Willendorf Bronze Statue, 3 in

Gaia, Mother Earth in all her raw and fertile splendor.
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Venus of Willendorf Statue

Presenting to you, Gaia, Mother Earth in all her raw and fertile splendor. Great-breasted nurturer, great-bellied giver of life, she was dubbed the Venus of Willendorf by archeologists who discovered her near that locale in Austria.
Noteworthy are her impersonal, featureless face, the dynamism of her curling hair, the profoundly regal sureness of her posture.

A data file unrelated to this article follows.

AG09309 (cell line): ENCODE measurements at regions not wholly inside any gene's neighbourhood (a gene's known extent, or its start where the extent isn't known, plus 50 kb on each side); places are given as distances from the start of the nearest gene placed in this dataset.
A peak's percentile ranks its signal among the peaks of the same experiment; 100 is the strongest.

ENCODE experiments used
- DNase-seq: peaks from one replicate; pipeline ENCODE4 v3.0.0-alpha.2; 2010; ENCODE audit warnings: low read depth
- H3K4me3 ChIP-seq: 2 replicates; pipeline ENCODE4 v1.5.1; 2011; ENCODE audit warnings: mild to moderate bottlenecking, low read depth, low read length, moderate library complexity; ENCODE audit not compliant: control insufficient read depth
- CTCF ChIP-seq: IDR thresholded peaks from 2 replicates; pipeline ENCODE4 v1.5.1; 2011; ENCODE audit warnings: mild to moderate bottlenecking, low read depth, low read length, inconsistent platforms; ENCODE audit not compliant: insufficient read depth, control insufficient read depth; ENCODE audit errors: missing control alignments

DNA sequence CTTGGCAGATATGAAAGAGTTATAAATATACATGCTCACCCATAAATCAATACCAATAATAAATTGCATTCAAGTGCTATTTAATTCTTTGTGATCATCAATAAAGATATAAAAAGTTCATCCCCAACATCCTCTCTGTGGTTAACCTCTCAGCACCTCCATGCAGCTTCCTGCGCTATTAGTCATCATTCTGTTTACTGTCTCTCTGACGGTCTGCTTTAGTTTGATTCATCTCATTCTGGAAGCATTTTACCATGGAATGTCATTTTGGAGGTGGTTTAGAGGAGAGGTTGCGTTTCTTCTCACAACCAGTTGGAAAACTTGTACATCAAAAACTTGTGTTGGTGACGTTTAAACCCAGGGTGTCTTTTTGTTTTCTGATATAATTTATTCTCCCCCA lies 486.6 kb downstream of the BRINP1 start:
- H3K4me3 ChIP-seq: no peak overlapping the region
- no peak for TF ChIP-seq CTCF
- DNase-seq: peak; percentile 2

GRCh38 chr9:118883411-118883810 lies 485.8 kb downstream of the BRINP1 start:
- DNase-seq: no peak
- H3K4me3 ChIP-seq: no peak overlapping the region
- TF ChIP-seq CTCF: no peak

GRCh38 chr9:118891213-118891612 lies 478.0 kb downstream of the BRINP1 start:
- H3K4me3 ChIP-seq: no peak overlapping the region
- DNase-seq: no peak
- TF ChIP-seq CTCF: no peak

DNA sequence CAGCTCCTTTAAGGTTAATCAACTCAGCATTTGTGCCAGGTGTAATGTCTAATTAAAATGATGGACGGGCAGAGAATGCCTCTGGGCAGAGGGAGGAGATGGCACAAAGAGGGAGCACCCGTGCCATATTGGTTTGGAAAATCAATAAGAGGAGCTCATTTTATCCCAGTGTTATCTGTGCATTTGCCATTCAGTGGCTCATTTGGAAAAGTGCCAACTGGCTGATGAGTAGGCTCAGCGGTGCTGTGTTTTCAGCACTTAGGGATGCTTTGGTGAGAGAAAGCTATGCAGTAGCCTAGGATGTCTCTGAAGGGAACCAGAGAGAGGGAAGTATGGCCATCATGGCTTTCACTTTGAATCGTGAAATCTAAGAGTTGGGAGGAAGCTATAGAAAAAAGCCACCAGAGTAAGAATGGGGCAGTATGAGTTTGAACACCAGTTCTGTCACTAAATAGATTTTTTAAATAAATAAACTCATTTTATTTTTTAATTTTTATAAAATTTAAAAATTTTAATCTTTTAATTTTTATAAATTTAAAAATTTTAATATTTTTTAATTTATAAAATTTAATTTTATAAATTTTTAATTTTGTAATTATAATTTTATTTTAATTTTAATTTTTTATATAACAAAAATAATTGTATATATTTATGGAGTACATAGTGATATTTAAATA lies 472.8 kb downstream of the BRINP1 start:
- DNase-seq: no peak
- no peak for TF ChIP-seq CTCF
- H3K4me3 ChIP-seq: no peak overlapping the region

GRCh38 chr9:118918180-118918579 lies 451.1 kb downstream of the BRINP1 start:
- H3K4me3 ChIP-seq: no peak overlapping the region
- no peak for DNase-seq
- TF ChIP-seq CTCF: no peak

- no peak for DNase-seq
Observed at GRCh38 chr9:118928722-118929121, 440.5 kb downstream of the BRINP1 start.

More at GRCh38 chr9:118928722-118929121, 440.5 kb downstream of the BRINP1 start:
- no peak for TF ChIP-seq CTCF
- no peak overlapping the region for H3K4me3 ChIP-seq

Dated to 30,000 BCE, she is both the earliest depiction of the human form and was the first known religious image of the Mother Goddess up until the recent discovery of the Acheulian Goddess.

The proud stance of this great-breasted nurturer, one of the earliest religious images of the Mother Goddess, is a powerful reminder that there is a standard for feminine beauty other than the one set by Madison Avenue.

She Stands 2 1/4 inches tall
Natural History Museum, Vienna, c. 30,000 BCE
Cold cast bronze.